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There is a risk of botulism growth. C. botulinum grows in the absence of oxygen (an anaerobic environment). It is possible that botulinum spores are present on the garlic, as well as the herbs. The spores exist fairly widely in our environment, but they don't grow and develop toxins unless the conditions are right. The recipe results in a sauce that places ...


I would guess that the difference is negligible, especially if you are making a cooked sauce and it is the ingredient in a Chicago style (I assume deep dish, lots of toppings) pizza. You might be able to taste a difference in a side by side comparison of sauces, but even then the difference is likely not going to be critical for any final product.


Here are some points to look at: Was the air seal broken prior to use? What is the printed shelf-life (or best-by date) in comparison to the date of use? Are there any detectable (organoleptic) signs of spoilage? Has the product been stored accordingly as instructed on the label? Pasta sauce is typically high-acidity, which makes it less prone to spoilage, ...


Carbs in some foods (mostly those that contain simple sugars and highly refined grains, such as white flour and white rice) are easily broken down once broken down they are literally a sugar. Cooking at too high a temp, or for too long, causes the carbs in the white flour to break down. I think that may be why your sauce is tasting sweet.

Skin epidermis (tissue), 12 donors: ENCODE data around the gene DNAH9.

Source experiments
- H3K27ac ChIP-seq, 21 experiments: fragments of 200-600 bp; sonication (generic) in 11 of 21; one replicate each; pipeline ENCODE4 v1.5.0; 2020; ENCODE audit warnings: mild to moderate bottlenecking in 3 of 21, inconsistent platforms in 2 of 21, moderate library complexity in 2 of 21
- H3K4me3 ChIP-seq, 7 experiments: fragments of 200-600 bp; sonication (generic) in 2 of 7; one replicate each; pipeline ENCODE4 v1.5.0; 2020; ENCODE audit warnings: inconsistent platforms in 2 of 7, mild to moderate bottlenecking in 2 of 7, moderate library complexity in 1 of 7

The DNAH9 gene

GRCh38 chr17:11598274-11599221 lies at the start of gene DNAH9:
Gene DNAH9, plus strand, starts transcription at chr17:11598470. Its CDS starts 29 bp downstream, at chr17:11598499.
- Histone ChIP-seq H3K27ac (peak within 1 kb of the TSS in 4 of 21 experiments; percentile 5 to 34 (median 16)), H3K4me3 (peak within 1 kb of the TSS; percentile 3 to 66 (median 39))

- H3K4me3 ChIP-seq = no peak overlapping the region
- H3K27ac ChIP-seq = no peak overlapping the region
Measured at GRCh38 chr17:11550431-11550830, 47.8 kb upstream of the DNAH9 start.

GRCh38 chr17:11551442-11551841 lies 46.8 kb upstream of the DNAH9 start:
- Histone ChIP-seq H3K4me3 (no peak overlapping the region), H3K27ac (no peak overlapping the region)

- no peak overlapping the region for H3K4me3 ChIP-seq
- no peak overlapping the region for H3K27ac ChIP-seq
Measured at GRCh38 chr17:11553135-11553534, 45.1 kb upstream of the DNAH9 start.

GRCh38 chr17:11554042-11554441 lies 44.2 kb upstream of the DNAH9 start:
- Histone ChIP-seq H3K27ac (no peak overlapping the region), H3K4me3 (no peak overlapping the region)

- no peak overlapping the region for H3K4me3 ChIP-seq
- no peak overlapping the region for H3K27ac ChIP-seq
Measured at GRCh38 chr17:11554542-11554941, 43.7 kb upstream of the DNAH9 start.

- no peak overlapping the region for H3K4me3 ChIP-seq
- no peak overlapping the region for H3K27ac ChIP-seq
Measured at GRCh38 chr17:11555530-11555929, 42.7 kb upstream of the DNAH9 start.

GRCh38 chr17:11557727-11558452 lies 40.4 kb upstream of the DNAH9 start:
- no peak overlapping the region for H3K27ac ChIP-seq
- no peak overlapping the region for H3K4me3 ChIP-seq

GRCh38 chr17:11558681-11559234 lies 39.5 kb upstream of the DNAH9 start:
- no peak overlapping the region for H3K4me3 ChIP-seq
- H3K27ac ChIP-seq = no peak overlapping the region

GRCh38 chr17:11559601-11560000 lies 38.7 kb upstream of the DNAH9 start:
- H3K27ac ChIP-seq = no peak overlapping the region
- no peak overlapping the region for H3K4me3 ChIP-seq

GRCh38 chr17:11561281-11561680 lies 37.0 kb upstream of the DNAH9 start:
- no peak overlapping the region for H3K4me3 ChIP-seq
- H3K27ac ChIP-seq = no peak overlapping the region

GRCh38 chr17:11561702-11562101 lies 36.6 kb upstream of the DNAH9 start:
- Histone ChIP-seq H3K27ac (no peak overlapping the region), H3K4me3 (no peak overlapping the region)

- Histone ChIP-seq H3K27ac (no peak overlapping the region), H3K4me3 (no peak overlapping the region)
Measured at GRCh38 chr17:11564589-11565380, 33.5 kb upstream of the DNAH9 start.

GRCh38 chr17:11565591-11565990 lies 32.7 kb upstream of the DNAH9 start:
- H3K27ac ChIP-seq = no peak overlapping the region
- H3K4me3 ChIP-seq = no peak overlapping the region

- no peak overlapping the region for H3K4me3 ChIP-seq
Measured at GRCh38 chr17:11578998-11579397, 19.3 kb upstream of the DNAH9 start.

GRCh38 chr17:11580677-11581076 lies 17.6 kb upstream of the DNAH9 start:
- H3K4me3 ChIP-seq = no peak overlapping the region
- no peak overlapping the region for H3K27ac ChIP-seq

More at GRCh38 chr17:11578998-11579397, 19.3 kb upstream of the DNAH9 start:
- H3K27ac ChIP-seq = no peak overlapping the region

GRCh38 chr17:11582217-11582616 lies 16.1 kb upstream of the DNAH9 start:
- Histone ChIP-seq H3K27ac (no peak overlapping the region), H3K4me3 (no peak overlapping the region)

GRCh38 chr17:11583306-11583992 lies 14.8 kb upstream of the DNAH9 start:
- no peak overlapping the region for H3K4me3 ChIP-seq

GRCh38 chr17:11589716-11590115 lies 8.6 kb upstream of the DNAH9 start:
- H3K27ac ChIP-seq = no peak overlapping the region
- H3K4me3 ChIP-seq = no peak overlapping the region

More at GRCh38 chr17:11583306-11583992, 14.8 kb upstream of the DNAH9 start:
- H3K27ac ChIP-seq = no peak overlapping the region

Besides the issue with seeds and jelly that have already been mentioned, there's also the simple issue that the liquid tomatoes just coat everything else. This means that when bits of food come in contact with your tongue, they've already been coated in tomato juice, so the flavor is going to be more noticeable. When you have chunks, the flavors don't meld ...


It may depend on how much blending they got. I find that if you blend them for too long or too fast, you strip the 'jelly' part from the seeds, then the seeds themselves start to break up. That tends to make it bitter, & I suspect that could be what you're tasting. My standard trick to homemade sieved tomatoes is first I rough chop them - you really ...


To make a super cheesy cheese sauce I just use half a stick of butter, a quarter cup cream cheese, half cup heavy cream, whole cup of hand shredded sharp yellow cheddar, and a sprinkle of ground mustard and cayenne and pepper. Doesn’t need salt, I made the mistake of that and it was too salty. Believe me, this is the perfect cheese sauce.


Bernaise = butter, egg, vinegar (usually white wine), salt, pepper, and herbs. It would surprise me if any of those things were in your smoothie. So, based on the information you provided, I would say they have nothing in common. Beyond that, you would have to go the the Smoothie King, and the steak house, and ask for a list of ingredients to see if there ...

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